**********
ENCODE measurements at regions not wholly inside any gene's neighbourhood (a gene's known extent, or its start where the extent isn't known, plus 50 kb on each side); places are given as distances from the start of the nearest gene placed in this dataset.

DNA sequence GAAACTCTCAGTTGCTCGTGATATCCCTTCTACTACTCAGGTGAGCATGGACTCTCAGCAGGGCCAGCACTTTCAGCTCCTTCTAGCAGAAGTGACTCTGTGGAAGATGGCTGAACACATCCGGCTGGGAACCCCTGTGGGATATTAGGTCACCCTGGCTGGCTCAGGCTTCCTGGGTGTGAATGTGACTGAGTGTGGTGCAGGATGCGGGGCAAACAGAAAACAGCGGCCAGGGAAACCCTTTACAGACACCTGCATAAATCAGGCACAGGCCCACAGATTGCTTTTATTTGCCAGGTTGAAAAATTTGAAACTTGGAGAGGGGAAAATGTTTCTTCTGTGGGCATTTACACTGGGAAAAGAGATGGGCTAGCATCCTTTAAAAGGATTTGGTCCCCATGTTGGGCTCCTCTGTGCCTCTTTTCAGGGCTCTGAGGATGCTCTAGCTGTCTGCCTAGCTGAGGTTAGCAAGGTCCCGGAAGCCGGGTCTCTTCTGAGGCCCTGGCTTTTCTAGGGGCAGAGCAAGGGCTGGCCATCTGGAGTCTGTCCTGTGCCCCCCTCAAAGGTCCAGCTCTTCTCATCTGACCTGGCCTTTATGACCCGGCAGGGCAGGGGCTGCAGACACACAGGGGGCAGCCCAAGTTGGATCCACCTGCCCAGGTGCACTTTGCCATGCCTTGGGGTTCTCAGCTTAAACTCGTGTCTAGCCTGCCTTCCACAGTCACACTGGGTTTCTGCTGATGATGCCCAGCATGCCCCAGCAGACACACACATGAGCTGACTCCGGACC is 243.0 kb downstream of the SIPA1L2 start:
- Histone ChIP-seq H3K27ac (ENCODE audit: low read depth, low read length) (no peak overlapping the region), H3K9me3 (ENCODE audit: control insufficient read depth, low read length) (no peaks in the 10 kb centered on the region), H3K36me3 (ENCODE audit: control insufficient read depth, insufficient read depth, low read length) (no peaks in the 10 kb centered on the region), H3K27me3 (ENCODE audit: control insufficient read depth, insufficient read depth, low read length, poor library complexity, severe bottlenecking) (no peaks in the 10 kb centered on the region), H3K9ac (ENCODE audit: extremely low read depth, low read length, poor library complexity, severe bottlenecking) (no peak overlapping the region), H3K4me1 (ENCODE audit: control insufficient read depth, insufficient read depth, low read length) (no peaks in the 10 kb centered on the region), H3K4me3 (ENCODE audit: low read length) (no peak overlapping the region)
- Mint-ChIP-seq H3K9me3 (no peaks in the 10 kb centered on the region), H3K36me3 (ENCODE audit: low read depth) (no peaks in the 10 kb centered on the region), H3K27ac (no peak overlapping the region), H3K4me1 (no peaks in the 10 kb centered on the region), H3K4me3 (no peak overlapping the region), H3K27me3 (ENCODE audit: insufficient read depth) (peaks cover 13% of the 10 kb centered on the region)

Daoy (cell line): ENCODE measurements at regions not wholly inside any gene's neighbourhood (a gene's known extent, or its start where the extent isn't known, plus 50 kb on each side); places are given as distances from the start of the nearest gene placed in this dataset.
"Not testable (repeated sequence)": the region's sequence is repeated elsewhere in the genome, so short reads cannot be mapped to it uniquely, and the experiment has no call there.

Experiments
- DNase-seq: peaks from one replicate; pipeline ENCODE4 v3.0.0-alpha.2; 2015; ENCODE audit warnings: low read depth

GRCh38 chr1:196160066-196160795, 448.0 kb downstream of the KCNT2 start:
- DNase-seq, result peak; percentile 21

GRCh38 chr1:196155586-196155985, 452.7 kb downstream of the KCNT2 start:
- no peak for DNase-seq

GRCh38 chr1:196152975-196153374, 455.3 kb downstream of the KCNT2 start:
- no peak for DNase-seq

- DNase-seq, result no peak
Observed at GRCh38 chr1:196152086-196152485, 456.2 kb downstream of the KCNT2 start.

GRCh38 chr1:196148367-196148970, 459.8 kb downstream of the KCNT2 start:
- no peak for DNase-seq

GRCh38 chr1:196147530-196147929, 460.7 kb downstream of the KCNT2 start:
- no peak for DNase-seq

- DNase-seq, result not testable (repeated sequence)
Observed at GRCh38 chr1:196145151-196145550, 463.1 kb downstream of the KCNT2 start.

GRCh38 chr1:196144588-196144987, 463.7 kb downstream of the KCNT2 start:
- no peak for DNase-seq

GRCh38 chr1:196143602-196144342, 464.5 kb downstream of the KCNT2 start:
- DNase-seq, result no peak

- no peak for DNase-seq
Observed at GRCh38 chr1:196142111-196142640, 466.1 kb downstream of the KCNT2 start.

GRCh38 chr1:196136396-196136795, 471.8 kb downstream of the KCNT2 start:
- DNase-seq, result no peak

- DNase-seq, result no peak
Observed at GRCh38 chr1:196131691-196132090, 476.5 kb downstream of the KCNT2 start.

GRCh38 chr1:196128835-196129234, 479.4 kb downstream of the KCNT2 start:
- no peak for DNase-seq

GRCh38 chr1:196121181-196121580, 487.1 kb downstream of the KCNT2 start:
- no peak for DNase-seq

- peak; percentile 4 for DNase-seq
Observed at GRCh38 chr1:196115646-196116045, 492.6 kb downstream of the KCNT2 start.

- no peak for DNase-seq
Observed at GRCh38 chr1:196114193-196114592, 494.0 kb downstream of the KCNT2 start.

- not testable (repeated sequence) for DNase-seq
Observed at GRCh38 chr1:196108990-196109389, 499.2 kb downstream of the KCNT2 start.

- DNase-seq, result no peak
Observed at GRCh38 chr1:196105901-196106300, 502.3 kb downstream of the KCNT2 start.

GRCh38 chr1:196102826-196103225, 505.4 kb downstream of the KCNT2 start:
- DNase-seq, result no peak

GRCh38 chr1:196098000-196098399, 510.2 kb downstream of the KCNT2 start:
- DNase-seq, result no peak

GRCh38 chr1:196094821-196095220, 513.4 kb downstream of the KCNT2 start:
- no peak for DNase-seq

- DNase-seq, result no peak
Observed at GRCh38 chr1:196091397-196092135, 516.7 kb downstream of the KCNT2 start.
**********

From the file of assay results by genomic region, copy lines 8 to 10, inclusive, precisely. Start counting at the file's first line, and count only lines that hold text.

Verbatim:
- DNase-seq: peaks from one replicate; pipeline ENCODE4 v3.0.0-alpha.2; 2015; ENCODE audit warnings: low read depth

GRCh38 chr1:196160066-196160795, 448.0 kb downstream of the KCNT2 start:
- DNase-seq, result peak; percentile 21